This course will immerse students in the medieval urban fabric of central and eastern Anatolia and involves the close study of the monuments erected in and around the major cities, with a focus on Konya, Sivas, Kayseri and Erzurum.
Module will run
Semester 1 2023-24
During the period from 1170 to 1300 a wide range of competing identities, including Christian and Muslim as well as Turkic and Persian, resulted in the emergence of a new, hybrid architectural aesthetic. This drew on antecedent developments to the east, in Iran, Central Asia and Anatolia, as well as across the Caucasus, from Aleppo and Damascus to the south and the Byzantines to the west.
The role of iconography and the reasons for increased levels of patronage, as well as the function of buildings and specifics of construction will be examined, alongside an investigation of the consequences of Islamisation and the beginning of Ilkhanid Mongol rule.
The role of female patronage is examined, alongside that of the male elites. In addition, the interaction and exchange with the Christian architecture of the Armenian and Georgian population will give students an understanding of the wider context and allow them to address issues concerning frontier, periphery and centre in the medieval world.
This transnational and interdisciplinary course will give students an awareness of the extent of trade and cultural exchange in western Asia and the eastern Mediterranean between Muslim and Christian populations in the medieval period.
Module learning outcomes
By the end of the module, students should have acquired:
an understanding of the cultural and historical context of Anatolia in the thirteenth century.
the skills to study and analyse monuments in forensic detail in order to understanding the working methods of the craftsmen responsible for their construction.
comprehension of the shift from the construction of brick monuments towards a greater use of stone, and to understand the major innovations in the architectural use of glazed ceramics.
the ability to determine the disparate sources upon which craftsmen drew in the creation of a new aesthetic.
an understanding of the projection of power and authority through architectural patronage.
knowledge of the wide range of sources drawn upon in the creation of a distinctive regional style in the medieval period.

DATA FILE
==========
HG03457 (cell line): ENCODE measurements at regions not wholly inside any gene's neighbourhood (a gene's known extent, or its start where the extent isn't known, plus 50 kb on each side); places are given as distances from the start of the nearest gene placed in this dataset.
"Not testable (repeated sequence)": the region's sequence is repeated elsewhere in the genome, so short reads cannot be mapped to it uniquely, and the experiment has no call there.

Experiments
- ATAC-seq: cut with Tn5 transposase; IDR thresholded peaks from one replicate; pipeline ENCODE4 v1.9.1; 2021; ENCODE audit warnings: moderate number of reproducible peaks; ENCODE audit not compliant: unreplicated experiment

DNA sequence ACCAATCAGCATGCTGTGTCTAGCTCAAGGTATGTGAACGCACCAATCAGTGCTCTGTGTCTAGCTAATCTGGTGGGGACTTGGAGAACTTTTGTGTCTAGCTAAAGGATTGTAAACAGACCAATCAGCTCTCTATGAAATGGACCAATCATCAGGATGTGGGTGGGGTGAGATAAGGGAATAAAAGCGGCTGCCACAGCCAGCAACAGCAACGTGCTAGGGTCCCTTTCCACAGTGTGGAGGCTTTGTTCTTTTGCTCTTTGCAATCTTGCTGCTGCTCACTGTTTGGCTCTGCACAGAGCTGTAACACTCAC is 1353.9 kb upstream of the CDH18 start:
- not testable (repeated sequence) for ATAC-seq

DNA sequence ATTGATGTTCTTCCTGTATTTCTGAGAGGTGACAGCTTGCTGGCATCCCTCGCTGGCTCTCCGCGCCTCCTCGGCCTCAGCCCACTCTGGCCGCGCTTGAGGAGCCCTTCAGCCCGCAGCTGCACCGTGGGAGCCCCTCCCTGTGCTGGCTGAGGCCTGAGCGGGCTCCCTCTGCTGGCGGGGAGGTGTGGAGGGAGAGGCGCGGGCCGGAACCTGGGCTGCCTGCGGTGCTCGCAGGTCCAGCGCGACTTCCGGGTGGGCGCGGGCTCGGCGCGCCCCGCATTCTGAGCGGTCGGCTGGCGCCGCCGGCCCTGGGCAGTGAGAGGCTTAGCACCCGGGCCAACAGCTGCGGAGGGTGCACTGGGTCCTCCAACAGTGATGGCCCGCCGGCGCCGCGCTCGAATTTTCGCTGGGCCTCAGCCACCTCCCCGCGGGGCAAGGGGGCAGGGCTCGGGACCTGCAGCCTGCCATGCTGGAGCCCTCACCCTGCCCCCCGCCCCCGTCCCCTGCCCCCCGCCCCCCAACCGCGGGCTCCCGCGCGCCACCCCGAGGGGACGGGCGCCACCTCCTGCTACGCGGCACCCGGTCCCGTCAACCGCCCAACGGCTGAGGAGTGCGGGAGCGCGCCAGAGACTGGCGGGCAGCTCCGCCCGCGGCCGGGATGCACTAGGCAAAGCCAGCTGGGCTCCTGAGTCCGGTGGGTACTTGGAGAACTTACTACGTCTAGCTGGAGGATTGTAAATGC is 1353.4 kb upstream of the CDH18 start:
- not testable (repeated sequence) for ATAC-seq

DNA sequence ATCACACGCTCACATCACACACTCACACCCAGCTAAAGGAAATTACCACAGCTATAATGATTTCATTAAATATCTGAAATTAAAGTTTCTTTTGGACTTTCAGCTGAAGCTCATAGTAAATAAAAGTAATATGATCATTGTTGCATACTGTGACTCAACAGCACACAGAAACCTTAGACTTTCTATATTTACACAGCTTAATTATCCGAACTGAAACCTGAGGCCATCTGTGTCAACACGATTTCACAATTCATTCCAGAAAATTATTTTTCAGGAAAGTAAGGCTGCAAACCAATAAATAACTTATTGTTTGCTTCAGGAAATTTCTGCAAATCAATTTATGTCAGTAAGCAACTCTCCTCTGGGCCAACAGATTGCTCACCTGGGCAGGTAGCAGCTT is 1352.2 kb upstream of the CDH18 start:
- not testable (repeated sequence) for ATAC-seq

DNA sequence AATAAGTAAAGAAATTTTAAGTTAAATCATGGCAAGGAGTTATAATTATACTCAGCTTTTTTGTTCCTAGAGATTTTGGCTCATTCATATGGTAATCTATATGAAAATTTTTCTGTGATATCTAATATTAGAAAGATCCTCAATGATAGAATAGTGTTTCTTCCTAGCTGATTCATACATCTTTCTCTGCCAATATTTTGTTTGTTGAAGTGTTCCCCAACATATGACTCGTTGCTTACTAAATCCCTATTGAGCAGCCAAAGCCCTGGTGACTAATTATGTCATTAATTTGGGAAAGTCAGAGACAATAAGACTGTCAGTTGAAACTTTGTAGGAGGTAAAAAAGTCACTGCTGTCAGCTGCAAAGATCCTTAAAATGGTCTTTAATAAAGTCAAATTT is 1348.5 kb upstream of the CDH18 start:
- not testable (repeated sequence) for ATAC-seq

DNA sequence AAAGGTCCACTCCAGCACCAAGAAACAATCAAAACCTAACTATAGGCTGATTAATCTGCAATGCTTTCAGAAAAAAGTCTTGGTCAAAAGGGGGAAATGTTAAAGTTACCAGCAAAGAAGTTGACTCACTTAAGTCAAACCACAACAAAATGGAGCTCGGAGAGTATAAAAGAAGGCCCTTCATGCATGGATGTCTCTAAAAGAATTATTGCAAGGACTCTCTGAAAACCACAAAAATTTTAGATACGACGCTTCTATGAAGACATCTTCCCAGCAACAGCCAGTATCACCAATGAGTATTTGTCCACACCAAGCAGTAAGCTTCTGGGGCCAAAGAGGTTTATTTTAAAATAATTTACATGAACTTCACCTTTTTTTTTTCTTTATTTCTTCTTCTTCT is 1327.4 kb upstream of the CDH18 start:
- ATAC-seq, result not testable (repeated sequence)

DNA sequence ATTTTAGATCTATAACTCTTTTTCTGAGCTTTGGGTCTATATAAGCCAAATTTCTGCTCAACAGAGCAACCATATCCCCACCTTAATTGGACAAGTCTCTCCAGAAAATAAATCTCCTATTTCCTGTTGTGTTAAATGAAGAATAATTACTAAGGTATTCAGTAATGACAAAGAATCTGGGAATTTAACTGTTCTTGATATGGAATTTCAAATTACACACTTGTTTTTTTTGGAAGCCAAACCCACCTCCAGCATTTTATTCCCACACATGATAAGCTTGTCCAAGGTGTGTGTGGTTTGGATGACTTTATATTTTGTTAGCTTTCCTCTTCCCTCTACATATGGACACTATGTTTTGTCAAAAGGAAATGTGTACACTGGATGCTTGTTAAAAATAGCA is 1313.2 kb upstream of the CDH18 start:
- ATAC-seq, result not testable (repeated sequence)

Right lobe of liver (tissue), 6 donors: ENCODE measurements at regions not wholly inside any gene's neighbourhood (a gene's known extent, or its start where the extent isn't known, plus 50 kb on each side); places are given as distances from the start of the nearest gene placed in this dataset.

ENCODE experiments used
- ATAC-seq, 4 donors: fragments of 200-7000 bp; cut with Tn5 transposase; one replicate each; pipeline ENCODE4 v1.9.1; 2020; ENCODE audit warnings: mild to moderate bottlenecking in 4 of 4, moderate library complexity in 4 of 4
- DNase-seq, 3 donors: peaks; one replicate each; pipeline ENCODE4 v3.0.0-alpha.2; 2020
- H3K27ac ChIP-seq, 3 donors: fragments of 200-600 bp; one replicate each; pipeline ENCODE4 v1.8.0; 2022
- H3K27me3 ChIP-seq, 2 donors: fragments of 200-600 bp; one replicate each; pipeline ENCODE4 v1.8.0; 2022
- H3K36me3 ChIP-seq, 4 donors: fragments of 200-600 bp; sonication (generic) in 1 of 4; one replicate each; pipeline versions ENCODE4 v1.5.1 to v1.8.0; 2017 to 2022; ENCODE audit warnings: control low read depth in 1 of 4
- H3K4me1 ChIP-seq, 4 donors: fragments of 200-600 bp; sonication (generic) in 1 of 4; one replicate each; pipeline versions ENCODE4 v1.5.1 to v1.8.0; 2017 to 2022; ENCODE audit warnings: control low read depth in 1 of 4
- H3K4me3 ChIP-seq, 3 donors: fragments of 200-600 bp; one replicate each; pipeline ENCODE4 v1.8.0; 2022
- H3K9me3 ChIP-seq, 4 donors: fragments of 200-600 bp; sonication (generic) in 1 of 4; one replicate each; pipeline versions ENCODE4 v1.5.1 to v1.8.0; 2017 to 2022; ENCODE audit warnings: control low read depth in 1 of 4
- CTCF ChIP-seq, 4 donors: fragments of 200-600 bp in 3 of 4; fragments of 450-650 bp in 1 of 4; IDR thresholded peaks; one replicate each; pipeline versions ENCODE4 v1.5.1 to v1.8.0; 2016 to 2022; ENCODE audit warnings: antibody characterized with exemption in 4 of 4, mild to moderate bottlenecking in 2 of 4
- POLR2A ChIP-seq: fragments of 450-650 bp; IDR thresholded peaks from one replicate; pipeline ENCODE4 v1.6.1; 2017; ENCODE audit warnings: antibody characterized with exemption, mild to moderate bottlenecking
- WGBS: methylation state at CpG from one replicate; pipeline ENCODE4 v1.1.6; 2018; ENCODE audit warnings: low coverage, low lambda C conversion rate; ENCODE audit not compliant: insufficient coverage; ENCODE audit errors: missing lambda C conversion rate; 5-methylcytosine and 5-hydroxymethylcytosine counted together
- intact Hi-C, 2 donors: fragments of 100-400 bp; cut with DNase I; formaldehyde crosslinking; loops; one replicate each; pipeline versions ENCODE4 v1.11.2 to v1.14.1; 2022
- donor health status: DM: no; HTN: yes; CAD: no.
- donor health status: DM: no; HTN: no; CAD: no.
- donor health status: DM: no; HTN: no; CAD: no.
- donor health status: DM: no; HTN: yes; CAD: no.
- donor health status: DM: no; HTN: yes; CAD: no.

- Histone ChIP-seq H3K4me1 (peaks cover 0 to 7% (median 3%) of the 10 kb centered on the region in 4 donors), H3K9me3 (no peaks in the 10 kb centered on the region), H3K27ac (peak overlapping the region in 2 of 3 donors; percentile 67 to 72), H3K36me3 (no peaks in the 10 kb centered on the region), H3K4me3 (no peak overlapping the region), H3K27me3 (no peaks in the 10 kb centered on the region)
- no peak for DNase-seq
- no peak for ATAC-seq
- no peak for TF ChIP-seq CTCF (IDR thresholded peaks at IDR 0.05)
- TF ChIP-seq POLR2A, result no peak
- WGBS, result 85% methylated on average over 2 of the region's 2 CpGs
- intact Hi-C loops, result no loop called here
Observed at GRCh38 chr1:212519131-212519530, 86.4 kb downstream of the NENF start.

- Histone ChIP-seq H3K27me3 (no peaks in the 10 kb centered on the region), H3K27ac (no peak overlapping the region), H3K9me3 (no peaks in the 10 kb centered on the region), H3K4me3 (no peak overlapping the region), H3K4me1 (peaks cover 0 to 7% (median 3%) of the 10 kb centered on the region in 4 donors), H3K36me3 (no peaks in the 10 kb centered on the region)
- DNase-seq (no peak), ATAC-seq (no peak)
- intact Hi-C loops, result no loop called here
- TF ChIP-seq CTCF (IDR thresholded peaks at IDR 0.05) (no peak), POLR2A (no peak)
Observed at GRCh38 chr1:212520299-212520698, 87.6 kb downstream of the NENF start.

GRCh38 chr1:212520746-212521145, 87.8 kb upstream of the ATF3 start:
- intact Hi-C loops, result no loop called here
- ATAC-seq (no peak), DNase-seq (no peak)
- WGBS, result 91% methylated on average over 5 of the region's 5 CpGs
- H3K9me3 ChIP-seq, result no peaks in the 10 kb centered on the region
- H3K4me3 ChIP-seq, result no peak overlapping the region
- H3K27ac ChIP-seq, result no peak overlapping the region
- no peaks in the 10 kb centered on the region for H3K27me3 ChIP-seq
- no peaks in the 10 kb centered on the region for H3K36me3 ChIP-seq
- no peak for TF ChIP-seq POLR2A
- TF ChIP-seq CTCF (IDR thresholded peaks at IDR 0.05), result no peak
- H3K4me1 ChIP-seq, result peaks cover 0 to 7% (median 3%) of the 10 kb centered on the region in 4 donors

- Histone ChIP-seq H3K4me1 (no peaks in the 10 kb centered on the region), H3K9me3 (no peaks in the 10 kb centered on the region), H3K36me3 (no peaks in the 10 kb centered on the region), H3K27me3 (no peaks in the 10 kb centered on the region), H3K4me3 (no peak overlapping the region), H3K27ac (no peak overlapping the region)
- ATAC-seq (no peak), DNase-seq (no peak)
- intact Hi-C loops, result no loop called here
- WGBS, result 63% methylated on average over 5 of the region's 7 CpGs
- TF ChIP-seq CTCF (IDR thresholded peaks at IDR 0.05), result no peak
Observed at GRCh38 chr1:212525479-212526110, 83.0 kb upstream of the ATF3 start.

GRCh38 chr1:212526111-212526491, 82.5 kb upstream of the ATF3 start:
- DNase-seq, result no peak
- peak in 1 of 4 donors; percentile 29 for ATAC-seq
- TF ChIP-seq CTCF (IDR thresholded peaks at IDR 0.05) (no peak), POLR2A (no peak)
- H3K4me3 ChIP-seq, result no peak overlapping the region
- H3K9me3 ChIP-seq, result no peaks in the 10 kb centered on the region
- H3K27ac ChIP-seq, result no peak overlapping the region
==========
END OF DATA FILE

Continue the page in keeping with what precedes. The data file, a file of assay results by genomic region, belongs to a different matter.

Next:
the skills to critically assess readings and present a clear and coherent argument based on the results of their research.
% of module mark
Essay/coursework Assessed Essay
Special assessment rules
% of module mark
Essay/coursework Assessed Essay
You will receive feedback on assessed work within the timeframes set out by the University - please check the Guide to Assessment, Standards, Marking and Feedback for more information.
The purpose of feedback is to help you to improve your future work. If you do not understand your feedback or want to talk about your ideas further, you are warmly encouraged to meet your Supervisor during their Office Hours.
Akurgal, E. K. The Art and Architecture of Turkey. New York: Rizzoli, 1980.
Arik, Rüçhan, and Olus Arik. Tiles: Treasures of Anatolian Soil: Tiles of the Seljuk and Beylik Periods. Istanbul: Kale Group Cultural Publications, 2008.
Blessing, Patricia. Rebuilding Anatolia after the Mongol Conquest: Islamic Architecture in the Lands of Rum, 1240–1330. Burlington, VT: Ashgate, 2014.
Blessing, Patricia, and Rachel Goshgarian. Architecture and Landscape in Medieval Anatolia, 1100-1500. Edinburgh: Edinburgh University Press, 2017.
Cahen, Claude, and P.M. Holt. The Formation of Turkey: the Seljukid Sultanate of Rum: Eleventh to Fourteenth century. Harlow: Longman, 2001.
Eastmond, Antony. Art and Identity in Thirteenth Century Byzantium: Hagia Sophia and the Empire of Trebizond. London: Routledge, 2004.
Flood, Finbarr Barry. Objects of Translation: Material Culture and Medieval “Hindu-Muslim” Encounter. Princeton: Princeton University Press, 2009.
Hillenbrand, Robert, ed. The Art of the Saljuqs in Iran and Anatolia: Proceedings of a Symposium held in Edinburgh in 1982. Costa Mesa: Mazda Publishers, 1994.
Lange, Christian, and Songul Mecit. The Seljuqs: Politics, Society and Culture. Edinburgh: Edinburgh University Press, 2011.
McClary, Richard. Rum Seljuq Architecture, 1170-1220: The Patronage of Sultans. Edinburgh: Edinburgh University Press, 2017.
Mecit, Songul. The Rum Seljuqs: Evolution of a Dynasty. London: Routledge, 2014.
Mepisashvili, Rusudan, and Vakhtang Tsintsadze. The Arts of Ancient Georgia. London: Thames & Hudson, 1979.
Önge, Mustafa. “Caravanserais as Symbols of Power in Seljuk Anatolia.” In Power and Culture: Identity, Ideology, Representation, edited by Jonathan Osmond and Ausma Cimdina, 49-69. Pisa: Edizioni Plus, 2007.
Pancaroglu, Oya. “The Itinerant Dragon-Slayer: Forging Paths of Image and Identity in Medieval Anatolia.” Gesta 43, no. 2 (2004): 151-164.
Peacock, A. C. S., and Sara Nur Yildiz, eds. The Seljuks of Anatolia, Court and Society in the Medieval Middle East. London: I. B. Tauris & Company, 2013.
Redford, Scott. “The Alaeddin Mosque in Konya Reconsidered.” Artibus Asiae 51, no. 1/2 (1991): 54-74.
Redford, Scott. “The Seljuks of Rum and the Antique.” Muqarnas 10, (1993): 148-156.
Redford, Scott. “13th century Rum Seljuq Palaces and Palace imagery.” In Pre-Modern Islamic Palaces, Ars Orientalis 23 (1993): 219-236.
Walker, Alicia. “Middle Byzantine aesthetics of power and the incomparability of Islamic Art: The architectural Ekphraseis of Nikolaos Mesarites.” Muqarnas 27 (2011): 79-101.
Watson, William, ed. The Art of Iran and Anatolia from the 11th to the 13th century AD. London: University of London School of Oriental; Percival David Foundation of Chinese Art, 1975.
Yalman, Suzan. “Ala al-Din Kayqubad Illuminated: A Rum Seljuq Sultan as Cosmic Ruler.” Muqarnas 29 (2012), 151-186.